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Search for coronavirus origin: WHO: Laboratory accident “very unlikely”

Search for coronavirus origin
WHO: laboratory accident “very unlikely”

For several weeks, experts from the World Health Organization in China are researching the origin of the coronavirus. Now they submit a report – in it they reject laboratory theory. A transmission from animals to humans is more likely.

In its report on the expert mission in Wuhan, China, the World Health Organization (WHO) assumes that the novel coronavirus is transmitted to humans by an intermediate host animal. According to the WHO report presented in Geneva on Monday, the pathogen was “likely to very likely” from the bat to another animal and from there to humans. The thesis that the virus escaped from a laboratory, however, was described as “extremely unlikely”.

It was only in January this year that an international team of experts put together by the WHO was allowed to travel to Wuhan. After a delay of several days, the experts arrived in the Chinese metropolis in mid-January. After a two-week quarantine, they had just under two weeks to investigate.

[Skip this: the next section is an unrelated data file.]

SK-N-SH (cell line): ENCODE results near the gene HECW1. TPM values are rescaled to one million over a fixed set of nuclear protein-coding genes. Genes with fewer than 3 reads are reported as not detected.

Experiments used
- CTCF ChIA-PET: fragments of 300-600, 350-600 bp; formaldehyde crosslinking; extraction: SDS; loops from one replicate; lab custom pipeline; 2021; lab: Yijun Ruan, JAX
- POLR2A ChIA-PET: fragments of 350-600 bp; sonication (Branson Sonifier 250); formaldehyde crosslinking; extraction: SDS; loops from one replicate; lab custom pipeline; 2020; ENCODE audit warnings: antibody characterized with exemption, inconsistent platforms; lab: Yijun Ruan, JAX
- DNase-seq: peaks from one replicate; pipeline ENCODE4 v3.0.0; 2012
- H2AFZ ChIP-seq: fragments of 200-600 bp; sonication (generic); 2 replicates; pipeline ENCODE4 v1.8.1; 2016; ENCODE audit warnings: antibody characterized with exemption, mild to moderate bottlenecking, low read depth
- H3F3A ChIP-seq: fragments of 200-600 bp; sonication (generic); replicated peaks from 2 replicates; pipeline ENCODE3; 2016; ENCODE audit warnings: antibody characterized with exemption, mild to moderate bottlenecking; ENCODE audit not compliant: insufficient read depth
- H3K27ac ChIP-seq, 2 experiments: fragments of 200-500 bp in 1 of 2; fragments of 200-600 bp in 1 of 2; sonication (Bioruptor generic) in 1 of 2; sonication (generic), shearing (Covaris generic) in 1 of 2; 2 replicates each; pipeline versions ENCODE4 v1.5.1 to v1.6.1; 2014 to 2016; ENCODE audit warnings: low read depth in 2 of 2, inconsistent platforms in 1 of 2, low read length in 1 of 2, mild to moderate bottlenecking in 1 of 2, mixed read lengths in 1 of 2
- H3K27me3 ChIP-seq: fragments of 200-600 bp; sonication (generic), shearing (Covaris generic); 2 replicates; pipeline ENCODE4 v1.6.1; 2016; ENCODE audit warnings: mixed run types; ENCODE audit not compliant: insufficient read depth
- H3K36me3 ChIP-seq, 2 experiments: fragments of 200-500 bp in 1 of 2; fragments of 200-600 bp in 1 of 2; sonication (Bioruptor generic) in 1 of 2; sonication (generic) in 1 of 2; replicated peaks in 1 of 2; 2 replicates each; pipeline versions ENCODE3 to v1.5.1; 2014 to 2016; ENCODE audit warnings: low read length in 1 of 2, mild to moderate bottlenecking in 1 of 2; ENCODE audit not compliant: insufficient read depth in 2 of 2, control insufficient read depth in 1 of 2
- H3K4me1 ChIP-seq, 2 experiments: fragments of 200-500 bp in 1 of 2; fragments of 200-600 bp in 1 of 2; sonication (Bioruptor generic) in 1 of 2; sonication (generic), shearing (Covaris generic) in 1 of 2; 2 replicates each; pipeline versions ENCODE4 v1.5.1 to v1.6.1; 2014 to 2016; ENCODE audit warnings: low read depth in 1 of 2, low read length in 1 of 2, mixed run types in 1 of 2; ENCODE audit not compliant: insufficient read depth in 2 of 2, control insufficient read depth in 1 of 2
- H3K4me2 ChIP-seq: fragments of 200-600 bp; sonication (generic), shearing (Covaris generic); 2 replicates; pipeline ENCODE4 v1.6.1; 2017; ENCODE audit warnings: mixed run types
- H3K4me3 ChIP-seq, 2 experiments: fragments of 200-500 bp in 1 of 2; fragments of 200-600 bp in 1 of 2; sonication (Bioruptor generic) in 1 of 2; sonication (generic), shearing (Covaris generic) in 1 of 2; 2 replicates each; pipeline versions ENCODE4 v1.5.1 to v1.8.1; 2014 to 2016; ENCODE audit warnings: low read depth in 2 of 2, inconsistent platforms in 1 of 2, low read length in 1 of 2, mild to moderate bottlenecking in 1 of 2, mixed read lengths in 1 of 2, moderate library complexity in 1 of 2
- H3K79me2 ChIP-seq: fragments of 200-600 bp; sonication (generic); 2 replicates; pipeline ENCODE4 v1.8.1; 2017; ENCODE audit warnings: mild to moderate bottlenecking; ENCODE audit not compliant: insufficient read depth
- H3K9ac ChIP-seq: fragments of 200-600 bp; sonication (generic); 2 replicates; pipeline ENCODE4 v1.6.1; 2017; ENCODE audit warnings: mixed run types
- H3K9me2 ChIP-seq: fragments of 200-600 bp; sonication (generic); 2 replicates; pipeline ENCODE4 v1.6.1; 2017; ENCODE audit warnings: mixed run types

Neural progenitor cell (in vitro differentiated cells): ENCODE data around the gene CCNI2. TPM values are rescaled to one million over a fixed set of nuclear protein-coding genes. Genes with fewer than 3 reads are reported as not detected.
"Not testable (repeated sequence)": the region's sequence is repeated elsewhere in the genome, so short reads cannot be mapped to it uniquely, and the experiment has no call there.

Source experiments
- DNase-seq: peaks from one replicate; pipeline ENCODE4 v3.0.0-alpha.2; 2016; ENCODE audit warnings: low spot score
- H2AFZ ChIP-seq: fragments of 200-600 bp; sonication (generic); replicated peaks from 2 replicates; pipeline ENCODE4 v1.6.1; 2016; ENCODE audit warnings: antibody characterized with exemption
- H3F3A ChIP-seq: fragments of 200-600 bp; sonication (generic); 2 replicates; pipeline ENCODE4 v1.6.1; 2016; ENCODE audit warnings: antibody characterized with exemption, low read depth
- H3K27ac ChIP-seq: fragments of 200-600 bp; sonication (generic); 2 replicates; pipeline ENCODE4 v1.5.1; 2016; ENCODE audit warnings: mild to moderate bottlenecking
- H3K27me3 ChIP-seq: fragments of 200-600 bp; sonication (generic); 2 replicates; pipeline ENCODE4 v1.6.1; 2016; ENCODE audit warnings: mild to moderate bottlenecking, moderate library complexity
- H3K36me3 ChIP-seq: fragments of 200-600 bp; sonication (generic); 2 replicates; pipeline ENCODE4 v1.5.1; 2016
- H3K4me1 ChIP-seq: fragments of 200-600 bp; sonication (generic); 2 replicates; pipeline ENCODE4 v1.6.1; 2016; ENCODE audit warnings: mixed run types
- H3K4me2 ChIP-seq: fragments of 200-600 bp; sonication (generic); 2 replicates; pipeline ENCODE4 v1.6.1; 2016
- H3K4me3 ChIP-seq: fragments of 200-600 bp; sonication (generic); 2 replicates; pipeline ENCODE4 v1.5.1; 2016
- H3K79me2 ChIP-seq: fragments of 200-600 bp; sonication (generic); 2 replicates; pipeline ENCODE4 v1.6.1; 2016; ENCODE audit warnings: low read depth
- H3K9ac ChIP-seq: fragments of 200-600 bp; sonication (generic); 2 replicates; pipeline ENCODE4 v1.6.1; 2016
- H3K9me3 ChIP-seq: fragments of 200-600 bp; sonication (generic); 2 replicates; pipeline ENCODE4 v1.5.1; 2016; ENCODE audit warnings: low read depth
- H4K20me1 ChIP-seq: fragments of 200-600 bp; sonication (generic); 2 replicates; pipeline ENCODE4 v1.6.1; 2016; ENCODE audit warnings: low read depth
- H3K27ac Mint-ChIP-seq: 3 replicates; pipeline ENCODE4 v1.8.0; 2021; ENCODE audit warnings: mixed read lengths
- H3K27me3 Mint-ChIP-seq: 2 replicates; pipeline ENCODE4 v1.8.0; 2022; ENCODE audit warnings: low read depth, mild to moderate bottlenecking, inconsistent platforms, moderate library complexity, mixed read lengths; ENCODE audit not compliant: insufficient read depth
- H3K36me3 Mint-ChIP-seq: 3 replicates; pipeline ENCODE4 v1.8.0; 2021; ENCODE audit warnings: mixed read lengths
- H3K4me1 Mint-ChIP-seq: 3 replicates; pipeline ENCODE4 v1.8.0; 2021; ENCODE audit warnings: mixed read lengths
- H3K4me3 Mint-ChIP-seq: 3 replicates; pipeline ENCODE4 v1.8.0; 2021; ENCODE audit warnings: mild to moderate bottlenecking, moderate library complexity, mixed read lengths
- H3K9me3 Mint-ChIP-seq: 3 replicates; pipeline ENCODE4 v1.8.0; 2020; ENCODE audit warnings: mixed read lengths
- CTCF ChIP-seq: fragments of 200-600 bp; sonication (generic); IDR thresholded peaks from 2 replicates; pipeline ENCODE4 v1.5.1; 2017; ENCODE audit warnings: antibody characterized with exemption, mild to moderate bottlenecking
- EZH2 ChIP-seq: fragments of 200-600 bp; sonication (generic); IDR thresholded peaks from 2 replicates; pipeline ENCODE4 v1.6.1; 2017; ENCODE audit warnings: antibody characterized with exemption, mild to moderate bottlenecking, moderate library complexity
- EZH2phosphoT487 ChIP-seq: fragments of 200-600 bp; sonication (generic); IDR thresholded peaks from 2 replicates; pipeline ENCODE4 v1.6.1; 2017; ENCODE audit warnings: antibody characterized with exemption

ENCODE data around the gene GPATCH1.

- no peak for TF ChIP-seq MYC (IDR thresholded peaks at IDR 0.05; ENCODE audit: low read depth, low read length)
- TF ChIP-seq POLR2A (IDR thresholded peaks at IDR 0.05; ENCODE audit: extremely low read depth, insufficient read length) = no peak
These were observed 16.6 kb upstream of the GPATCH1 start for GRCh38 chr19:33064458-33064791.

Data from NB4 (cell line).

At the final press conference on February 9 in Wuhan, it was already clear that international experts could not clearly determine the origin of the pandemic. In their report, however, they will set out the most likely transmission routes and possibly reject other hypotheses as unlikely.

Even before the WHO mission in Wuhan, there was broad agreement in science that Sars-CoV-2 originally occurred in bats and jumped over to humans via another animal. However, it is not known which animal species acted as intermediate hosts. No traces of the pathogen were found in samples from tens of thousands of wild, domestic and farm animals.

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